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Can Transparency of Information Reduce Embezzlement? Experimental Evidence from Tanzania

Salvatore Di Falco (), Brice Magdalou (), David Masclet (), Marie Claire Villeval () and Marc Willinger ()

No 9925, IZA Discussion Papers from Institute of Labor Economics (IZA)

Abstract: Embezzlement is a major concern in various settings. By means of a sequential modified dictator game, we investigate theoretically and experimentally whether making information more transparent and reducing the number of intermediaries in transfer chains can reduce embezzlement and improve the recipients' welfare. Consistent with reference-dependent preferences in terms of moral ideal, we show that the impact of transparency is conditional on the length of the transfer chain and on the position of the intermediaries in the chain. Its direct effect on image encourages honesty. Its indirect effect via expectations plays in the opposite direction, motivating individuals to embezzle more when they expect that the following intermediary will embezzle less. Senders react positively to a reduction of the length of the chain but negatively to transparency.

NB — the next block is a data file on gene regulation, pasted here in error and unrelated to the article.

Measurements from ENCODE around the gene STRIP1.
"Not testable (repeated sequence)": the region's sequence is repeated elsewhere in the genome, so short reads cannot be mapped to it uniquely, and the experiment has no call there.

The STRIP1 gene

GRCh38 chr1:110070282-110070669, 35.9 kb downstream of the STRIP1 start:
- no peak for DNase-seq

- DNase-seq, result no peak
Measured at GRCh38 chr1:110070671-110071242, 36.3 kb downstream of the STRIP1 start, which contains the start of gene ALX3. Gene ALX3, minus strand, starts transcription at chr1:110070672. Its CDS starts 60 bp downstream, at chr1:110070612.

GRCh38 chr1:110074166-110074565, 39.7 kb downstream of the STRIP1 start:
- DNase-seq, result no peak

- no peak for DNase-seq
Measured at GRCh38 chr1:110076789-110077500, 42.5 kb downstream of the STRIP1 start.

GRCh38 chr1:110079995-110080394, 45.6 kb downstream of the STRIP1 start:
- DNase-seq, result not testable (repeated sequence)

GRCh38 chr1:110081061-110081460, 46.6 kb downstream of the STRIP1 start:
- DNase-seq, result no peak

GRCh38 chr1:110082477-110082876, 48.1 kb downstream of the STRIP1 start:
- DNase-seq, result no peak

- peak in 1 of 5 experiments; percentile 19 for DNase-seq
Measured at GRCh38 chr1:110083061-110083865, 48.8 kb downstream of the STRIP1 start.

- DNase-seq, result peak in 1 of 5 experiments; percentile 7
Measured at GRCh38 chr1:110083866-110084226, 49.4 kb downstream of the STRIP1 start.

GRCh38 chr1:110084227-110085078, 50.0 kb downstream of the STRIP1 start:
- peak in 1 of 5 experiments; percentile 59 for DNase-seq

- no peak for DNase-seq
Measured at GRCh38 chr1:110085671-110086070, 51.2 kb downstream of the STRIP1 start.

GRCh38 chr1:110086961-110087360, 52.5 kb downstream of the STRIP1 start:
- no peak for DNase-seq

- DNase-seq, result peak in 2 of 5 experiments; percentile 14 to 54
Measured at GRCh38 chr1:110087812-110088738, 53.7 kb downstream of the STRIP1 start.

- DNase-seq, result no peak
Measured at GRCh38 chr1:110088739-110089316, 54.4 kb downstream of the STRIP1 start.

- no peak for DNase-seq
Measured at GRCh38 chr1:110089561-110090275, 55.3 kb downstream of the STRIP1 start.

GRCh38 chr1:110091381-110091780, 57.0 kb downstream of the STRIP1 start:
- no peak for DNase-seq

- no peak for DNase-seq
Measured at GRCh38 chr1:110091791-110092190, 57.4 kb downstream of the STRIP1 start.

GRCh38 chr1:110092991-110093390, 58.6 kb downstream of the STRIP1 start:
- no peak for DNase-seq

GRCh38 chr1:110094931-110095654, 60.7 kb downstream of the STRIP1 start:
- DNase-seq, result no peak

Keywords: embezzlement; corruption; dishonesty; transparency; experiment (search for similar items in EconPapers)
JEL-codes: C91 D83 (search for similar items in EconPapers)
New Economics Papers: this item is included in nep-cbe and nep-exp
Date: 2016-05
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Citations: View citations in EconPapers (7) Track citations by RSS feed

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Working Paper: Can transparency of information reduce embezzlement? Experimental Evidence from Tanzania (2016) Downloads
Working Paper: Can transparency of information reduce embezzlement? Experimental Evidence from Tanzania (2016) Downloads
Working Paper: Can transparency of information reduce embezzlement? Experimental Evidence from Tanzania (2016) Downloads
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